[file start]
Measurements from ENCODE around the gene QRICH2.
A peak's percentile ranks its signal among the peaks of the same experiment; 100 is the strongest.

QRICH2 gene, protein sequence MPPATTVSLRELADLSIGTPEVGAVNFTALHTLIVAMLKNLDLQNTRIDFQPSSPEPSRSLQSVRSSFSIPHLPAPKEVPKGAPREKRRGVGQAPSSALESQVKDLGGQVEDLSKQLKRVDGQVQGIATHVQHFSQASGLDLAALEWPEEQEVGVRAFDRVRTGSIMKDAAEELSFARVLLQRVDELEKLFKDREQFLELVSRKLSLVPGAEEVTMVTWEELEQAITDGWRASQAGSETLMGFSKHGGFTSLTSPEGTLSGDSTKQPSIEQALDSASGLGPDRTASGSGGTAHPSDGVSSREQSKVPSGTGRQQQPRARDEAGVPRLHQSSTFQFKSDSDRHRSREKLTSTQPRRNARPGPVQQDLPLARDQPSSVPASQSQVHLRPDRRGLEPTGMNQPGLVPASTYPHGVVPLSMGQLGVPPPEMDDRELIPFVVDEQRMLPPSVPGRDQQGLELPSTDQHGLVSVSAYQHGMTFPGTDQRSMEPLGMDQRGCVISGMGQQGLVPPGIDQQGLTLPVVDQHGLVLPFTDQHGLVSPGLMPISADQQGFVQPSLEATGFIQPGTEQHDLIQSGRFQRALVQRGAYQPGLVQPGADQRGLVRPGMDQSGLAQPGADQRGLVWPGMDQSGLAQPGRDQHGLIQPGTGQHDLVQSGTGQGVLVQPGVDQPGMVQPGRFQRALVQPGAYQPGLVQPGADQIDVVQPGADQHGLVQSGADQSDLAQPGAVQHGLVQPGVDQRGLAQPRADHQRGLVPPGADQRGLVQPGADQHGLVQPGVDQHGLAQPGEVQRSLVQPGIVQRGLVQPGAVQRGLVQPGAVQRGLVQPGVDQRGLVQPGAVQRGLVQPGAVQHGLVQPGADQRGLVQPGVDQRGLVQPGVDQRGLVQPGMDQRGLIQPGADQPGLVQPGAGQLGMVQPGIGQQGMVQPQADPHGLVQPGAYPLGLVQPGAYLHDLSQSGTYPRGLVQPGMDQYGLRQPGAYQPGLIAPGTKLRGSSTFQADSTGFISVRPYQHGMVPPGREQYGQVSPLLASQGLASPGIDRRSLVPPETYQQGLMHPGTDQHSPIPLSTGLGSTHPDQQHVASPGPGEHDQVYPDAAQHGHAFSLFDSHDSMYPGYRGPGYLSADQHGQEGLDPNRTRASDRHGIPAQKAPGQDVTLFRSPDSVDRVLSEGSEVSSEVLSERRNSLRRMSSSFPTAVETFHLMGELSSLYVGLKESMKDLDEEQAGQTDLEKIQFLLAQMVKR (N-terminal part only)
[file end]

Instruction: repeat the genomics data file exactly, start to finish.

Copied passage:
Measurements from ENCODE around the gene QRICH2.
A peak's percentile ranks its signal among the peaks of the same experiment; 100 is the strongest.

QRICH2 gene, protein sequence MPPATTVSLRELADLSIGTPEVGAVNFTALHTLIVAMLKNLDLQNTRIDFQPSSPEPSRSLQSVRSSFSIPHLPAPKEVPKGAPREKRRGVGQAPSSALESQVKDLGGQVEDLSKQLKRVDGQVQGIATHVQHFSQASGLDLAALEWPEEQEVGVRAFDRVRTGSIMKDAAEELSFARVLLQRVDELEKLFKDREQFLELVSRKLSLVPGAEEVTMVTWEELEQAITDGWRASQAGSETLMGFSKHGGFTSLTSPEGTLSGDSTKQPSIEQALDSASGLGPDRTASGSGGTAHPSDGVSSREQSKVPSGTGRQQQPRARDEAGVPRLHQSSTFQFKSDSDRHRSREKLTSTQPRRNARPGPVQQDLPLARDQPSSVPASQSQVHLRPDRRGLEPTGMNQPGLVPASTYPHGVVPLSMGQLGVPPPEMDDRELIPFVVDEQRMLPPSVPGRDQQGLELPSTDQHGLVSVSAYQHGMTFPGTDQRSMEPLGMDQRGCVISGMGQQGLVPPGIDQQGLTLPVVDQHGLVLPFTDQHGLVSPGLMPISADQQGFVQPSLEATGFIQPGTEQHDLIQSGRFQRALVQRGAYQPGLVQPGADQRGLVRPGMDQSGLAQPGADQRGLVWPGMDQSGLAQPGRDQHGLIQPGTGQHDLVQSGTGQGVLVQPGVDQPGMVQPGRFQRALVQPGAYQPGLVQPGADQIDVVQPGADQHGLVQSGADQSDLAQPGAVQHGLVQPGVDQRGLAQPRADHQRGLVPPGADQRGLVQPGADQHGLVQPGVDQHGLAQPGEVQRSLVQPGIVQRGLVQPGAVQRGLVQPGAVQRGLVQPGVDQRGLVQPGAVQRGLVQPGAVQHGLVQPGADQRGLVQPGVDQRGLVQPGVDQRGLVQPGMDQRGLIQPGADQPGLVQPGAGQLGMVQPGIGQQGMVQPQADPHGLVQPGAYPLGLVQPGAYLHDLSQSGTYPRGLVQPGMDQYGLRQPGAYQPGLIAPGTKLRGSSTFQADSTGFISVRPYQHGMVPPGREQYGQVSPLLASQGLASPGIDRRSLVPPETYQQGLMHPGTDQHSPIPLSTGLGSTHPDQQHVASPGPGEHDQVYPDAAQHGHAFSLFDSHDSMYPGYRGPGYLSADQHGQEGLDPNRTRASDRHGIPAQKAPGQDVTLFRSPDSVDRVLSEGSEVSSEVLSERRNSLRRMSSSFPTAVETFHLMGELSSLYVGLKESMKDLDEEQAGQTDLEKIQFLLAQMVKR (N-terminal part only)